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The National Elk Refuge
The National Elk Refuge

Wyoming’s CWD Plan Falls Short

In December, I wrote a fairly pointed column about Wyoming’s elk feedgrounds doubling as a time bomb for a major outbreak of Chronic Wasting Disease (CWD), which could set into motion a series of circumstances leading to a wholesale killing of elk. Since then I’ve read a draft plan published by the Wyoming Game and Fish Department (WGFD) for dealing with the eventual CWD outbreak looming on the horizon like a hundred-foot-high tsunami.

The plan correctly states that there’s no way to prevent the spread of CWD, so deal with it. Roughly, for elk hunters in Wyoming, as well as surrounding states, this means officials want them to plan on having a quadruple bypass operation instead of practicing preventive health care.

The Wyoming document resembles Montana’s plan in most respects with at least two significant differences. First and most important, Montana does not have a series of state-run elk feedlots and the National Elk Refuge where the federal government has its own artificial winter feeding program. Long ago, Montana made a sound biological decision to not allow or operate artificial elk feeding operations. This greatly lessens the potential severity of any CWD outbreak in the Big Sky State.

The glaring omission in the Wyoming draft plan is any discussion about the possibility of closing the feedgrounds to help prevent an outbreak—or even after an outbreak to help control it. Instead, the plan talks of perusing the feedgrounds looking for sick elk and “lethally taking”? them. Hard to believe, actually, that a managing agency would say this, out loud in public, knowing that many if not most elk affected with CWD would not look sick until the later stages of the disease—not sick enough to stop them from continuing to spread the disease to CWD-free Wyoming wildlife (such as the 6,000 or so elk living on hay on the National Elk Refuge near Jackson) or dash over to Idaho and Montana and affect even more healthy animals. The plan does say the WGFD wants to “minimize the spread”? and “reduce dispersal”? of CWD, but apparently not bad enough to consider addressing the big problem, the feedgrounds.

Ironically, WGFD discourages private feeding of elk because, as noted in the plan, “there is evidence that CWD is more efficiently transmitted when these animals are concentrated.”?

The draft plan does have a short section near the end on feedgrounds. In it, WGFD acknowledges that prevalence of CWD in concentrated herds can exceed 50 percent and sort of implies, vaguely if you read carefully, that these affected animals might be killed, maybe. Montana, on the other hand, is more honest in it approach, saying forthrightly that under its “aggressive elimination”? alternative, a minimum five-mile radius around where the outbreak occurred would be established and elk “eradicated”? from this 80-square-mile area. Hunting incentives would be used when feasible and department personnel doing the rest of the eradication work.

A few months ago, when writing about the Montana plan, I questioned whether this solution was worse than the problem. Wyoming also makes this point in its draft plan, noting that this large-scale reduction would have a more serious impact on the elk population than CWD. The Cowboy State might be right about this one. One has to wonder if Montana or any other state would have the political backbone to launch an elk eradication program. Imagine killing every elk (possibly other ungulates like deer and moose, too) in an 80-square-mile area!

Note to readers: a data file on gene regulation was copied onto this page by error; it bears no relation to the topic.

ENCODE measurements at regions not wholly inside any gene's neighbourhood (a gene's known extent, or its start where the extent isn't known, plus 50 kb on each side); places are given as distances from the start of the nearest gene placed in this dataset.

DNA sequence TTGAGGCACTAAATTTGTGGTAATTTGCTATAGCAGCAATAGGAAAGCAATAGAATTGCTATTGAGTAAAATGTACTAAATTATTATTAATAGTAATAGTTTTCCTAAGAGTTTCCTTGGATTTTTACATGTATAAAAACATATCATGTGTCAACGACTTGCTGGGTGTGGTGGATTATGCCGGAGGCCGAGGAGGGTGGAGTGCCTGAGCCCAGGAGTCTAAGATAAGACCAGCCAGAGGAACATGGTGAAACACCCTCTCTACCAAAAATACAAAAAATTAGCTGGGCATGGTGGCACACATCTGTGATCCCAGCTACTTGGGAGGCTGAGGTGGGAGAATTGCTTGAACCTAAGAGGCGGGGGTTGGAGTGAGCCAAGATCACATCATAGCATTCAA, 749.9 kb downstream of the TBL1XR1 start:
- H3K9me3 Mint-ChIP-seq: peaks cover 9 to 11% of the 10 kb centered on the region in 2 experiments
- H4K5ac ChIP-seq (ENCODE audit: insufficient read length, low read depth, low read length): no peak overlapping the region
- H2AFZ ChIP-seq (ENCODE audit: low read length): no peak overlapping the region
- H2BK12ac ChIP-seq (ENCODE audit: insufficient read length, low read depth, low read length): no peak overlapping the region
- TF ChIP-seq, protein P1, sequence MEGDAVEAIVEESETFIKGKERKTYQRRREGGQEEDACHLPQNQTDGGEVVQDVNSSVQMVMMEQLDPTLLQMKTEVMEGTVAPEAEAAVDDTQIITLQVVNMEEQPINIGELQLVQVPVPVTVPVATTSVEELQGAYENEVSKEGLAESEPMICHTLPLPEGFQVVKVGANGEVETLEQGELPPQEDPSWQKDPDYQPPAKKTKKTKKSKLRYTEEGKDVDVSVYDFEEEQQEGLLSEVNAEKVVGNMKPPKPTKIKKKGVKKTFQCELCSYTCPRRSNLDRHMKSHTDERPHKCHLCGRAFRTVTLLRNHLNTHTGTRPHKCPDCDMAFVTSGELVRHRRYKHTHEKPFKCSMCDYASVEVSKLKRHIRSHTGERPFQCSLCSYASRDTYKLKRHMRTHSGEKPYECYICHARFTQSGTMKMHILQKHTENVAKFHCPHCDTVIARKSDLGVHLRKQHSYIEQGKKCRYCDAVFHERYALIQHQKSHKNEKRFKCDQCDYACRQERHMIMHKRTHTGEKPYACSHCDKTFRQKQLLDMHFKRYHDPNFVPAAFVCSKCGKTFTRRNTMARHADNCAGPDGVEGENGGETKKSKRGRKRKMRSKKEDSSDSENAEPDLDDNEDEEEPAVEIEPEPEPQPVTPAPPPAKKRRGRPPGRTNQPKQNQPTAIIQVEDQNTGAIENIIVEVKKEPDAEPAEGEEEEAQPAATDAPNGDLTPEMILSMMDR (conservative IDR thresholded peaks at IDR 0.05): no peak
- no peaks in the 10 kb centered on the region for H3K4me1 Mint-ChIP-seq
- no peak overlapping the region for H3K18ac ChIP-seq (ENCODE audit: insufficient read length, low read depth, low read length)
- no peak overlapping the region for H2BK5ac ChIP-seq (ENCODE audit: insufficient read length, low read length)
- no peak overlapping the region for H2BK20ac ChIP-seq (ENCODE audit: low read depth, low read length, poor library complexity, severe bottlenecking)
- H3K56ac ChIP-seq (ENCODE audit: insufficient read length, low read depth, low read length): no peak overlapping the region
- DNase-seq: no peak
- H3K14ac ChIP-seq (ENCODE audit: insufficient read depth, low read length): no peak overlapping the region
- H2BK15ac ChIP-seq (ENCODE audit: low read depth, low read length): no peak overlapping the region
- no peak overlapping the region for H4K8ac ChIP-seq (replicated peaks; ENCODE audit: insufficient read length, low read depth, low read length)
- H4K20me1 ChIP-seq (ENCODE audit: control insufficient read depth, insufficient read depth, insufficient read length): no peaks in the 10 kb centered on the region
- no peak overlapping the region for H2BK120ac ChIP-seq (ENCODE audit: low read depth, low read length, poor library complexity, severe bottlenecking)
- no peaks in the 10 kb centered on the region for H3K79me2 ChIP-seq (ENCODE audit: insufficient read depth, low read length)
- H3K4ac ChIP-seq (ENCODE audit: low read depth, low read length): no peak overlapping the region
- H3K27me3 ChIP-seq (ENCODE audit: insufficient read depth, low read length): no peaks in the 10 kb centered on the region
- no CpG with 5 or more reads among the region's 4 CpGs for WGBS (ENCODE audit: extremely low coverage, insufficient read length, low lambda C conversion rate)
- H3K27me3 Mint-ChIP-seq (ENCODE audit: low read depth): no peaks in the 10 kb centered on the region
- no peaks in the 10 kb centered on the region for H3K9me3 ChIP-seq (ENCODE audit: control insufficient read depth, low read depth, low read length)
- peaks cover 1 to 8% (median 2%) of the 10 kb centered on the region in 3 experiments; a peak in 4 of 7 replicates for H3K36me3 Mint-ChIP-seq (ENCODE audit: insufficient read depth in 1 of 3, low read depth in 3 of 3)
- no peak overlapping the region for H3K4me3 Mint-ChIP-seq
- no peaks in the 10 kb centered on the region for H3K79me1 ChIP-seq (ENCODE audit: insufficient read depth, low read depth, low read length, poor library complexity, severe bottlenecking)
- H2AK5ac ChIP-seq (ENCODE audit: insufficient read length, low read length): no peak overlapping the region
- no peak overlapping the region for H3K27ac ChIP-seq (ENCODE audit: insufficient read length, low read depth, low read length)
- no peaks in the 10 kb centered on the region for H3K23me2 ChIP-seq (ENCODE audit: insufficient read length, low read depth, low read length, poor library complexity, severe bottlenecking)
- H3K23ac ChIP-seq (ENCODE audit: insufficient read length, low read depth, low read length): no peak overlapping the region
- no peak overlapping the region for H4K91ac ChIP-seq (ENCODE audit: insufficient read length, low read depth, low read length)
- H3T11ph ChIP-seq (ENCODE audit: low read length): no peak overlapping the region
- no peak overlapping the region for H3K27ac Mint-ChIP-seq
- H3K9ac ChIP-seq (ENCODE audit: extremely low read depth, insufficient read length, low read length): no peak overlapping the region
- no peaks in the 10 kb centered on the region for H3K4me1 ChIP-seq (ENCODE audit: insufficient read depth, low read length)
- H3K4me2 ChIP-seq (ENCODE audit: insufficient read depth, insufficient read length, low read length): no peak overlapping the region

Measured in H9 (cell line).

Something close to this actually happened last year in New York as a reaction to a CWD outbreak the white-tailed deer population. There were differences, of course, such as occurring in a more populated area without an elk population. Nonetheless, the New York situation makes that tsunami on the horizon look even higher—while we sit on the beach and watch it.

Let’s face it. Any reaction to a CWD outbreak looks ugly compared to preventing it in the first place—or at least holding it off as long as possible. That’s why the option of closing the feedgrounds should be a significant addition to Wyoming’s final plan when it comes out later this year.

The official public comment period on the draft plan has ended, but if you want to chime in on Wyoming’s CWD situation, contact Christie Christensen at Christie.Christensen@wgf.state.wy.us or Wyoming Game and Fish Department, 5400 Bishop Blvd., Cheyenne, WY 82006.

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2 comments

  1. Chronic Washing Disease? The elk are bathing to death?

  2. It is painfully true that the Wyoming Wildlife Commission and Game & Fish Department are politically captive to the ag-community and especially the ranchers of western Wyoming.
    I cringe any time I hear “adaptive management” from land or wildlife agencies, because it means little more than dithering about this, tweaking that and not doing anything effective enough to upset anyone in conservative interest groups.
    As upsetting as it will be to the general public when Wyoming starts its test ‘n slaughter program for brucellosis-infected elk, you ain’t seen nuthin’ yet when hundreds and thousands of elk start dying of chronic wasting disease a few years from now, on Wyoming feedgrounds.
    As for assurances that CWD does not pose a threat to humans who consume CWD-tainted venison, TSE diseases have jumped species barriers before, to the great consternation of British health authorities dealing with mad cow disease and its human victims with CJD-varient disease.
    (Brodie Farquhar is a Lander-based freelance writer, who reported on the test ‘n slaughter story for High Country News earlier this month.)